Which Joe gave his name to ‘sloppy joes’? We look at five interesting sandwiches and their lexical origins.
A past issue of a journal or magazine.
- ‘I was tempted to order a bunch of back issues to add to my mountain of unread design publications, but the pocketbook bleeds.’
- ‘Next to the chest of drawers, in a pile that will eventually grow taller than the chest of drawers sit back issues, week after week after week of back issues.’
- ‘This site was initially started to provide a handy archive of back issues, along with articles (and the occasional web-only special).’
- ‘As editor I frequently receive calls from individuals looking for back issues of The Chronicle.’
- ‘Check back issues of Threads magazine for how-to's on these and other techniques.’
- ‘So I went to the college library and started to go through the volumes of back issues.’
- ‘Specific topics can be located by using the search engine to scan back issues from the past few years.’
- ‘There don't appear to be any full text articles from back issues of the magazine available online, but an index is available to facilitate ordering.’
- ‘I took out a subscription, sent for the back issues and continued to subscribe until it folded about ten years later.’
- ‘Their web site is also an excellent resource for books, videos and back issues of the magazine.’
- ‘I loved the magazine and bought all the back issues.’
- ‘And can I interest anyone in a nearly complete set of nine years worth of back issues, numbers 212 through 444?’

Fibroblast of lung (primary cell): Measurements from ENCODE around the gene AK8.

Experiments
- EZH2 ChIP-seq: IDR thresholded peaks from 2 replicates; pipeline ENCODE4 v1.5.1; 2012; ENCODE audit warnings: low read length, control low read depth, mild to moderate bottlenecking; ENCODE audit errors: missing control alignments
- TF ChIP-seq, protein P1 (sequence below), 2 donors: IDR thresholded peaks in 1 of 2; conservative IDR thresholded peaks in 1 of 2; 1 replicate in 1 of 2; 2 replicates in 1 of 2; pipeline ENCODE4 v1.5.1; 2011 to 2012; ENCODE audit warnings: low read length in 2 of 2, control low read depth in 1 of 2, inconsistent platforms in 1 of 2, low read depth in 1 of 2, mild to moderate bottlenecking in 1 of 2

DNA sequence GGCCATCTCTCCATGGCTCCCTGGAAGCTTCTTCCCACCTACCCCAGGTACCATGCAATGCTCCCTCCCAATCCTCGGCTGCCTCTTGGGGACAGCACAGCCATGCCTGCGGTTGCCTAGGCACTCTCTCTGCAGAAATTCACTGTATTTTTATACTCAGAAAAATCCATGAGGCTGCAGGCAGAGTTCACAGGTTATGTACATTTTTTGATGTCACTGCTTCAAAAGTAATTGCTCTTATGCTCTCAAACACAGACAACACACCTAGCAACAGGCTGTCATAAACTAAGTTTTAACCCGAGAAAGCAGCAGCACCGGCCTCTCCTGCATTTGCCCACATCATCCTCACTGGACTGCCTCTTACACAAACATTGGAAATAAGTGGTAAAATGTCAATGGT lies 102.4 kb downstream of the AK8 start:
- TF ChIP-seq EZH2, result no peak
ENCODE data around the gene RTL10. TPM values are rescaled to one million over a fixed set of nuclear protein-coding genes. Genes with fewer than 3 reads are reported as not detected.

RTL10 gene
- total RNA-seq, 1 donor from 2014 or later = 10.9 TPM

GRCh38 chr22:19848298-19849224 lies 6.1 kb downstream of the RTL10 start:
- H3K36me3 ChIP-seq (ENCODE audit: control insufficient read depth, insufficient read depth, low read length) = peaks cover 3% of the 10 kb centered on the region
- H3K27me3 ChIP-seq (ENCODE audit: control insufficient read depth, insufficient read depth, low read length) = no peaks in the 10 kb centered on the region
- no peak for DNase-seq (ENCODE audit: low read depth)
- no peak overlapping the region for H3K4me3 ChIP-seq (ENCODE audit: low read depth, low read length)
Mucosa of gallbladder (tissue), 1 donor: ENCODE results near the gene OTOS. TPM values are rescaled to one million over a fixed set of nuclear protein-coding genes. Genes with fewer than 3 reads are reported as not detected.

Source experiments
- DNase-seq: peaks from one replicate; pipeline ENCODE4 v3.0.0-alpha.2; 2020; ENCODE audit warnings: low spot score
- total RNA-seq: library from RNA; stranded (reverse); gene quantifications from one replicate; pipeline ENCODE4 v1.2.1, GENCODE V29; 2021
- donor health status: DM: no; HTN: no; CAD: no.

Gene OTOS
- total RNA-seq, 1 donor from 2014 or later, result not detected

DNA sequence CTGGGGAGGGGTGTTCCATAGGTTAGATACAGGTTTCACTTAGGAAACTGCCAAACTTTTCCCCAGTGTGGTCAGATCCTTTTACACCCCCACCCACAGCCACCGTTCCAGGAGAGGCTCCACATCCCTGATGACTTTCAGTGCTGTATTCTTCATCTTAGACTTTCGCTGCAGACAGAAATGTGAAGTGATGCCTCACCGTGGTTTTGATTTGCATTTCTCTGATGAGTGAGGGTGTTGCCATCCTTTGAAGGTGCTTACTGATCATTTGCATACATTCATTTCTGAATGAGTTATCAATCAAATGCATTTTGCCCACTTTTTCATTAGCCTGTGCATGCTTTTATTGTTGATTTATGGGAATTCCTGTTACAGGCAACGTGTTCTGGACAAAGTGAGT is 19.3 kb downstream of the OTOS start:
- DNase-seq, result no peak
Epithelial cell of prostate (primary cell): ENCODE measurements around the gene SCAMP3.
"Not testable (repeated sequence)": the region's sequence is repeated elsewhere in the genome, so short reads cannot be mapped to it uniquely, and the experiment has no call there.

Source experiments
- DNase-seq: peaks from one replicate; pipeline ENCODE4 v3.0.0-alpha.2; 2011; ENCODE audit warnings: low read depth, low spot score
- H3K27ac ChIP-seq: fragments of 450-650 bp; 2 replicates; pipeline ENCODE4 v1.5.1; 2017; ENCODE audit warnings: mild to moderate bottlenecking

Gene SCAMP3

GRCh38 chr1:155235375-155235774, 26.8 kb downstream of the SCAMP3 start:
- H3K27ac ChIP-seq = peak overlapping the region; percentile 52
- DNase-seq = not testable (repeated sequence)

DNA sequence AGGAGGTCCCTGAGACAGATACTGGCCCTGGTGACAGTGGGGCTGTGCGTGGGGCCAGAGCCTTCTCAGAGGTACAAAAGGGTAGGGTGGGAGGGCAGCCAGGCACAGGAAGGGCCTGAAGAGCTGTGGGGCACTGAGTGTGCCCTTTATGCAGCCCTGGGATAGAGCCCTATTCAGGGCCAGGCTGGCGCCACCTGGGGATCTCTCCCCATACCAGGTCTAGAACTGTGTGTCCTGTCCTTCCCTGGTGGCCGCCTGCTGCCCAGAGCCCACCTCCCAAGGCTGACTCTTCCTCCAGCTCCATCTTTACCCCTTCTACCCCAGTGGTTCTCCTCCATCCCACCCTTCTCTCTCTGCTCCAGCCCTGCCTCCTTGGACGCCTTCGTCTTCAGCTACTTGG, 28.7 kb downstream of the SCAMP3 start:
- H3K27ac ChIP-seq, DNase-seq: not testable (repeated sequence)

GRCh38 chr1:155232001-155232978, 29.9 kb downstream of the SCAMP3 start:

- ‘We're very keen to retain our print dimension, and part of this will be to make it easier to buy back issues of the magazine.’
- ‘In fact, if you have a large supply of recent back issues of such magazines, why not lend them a few copies?’
- ‘Please send me a list of available back issues of Plantlife magazine.’
- ‘You may also review back issues of journals that are not indexed within these databases.’
- ‘I have also just started a subscription to Organic Gardening and got the March edition along with two back issues.’
- ‘I still have all my issues, and I ordered quite a number of back issues, as well.’
- ‘Order extra copies of back issues to pass around to your friends, family or coworkers, or get them a gift subscription.’
- ‘No subscription is necessary to access these back issues.’
We take a look at several popular, though confusing, punctuation marks.
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The definitions of ‘buddy’ and ‘bro’ in the OED have recently been revised. We explore their history and increase in popularity.